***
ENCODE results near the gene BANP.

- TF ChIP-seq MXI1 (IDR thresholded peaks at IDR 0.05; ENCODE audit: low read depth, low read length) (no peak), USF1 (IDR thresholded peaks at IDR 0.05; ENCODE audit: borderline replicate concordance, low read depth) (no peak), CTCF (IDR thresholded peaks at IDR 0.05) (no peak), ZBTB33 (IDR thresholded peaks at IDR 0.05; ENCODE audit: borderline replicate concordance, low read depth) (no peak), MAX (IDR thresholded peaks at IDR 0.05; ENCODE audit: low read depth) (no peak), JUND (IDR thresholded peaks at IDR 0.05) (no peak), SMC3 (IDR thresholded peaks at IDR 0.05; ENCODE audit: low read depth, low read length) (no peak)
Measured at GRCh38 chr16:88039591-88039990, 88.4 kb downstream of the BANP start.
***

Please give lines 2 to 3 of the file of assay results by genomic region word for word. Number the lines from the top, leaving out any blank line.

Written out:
- TF ChIP-seq MXI1 (IDR thresholded peaks at IDR 0.05; ENCODE audit: low read depth, low read length) (no peak), USF1 (IDR thresholded peaks at IDR 0.05; ENCODE audit: borderline replicate concordance, low read depth) (no peak), CTCF (IDR thresholded peaks at IDR 0.05) (no peak), ZBTB33 (IDR thresholded peaks at IDR 0.05; ENCODE audit: borderline replicate concordance, low read depth) (no peak), MAX (IDR thresholded peaks at IDR 0.05; ENCODE audit: low read depth) (no peak), JUND (IDR thresholded peaks at IDR 0.05) (no peak), SMC3 (IDR thresholded peaks at IDR 0.05; ENCODE audit: low read depth, low read length) (no peak)
Measured at GRCh38 chr16:88039591-88039990, 88.4 kb downstream of the BANP start.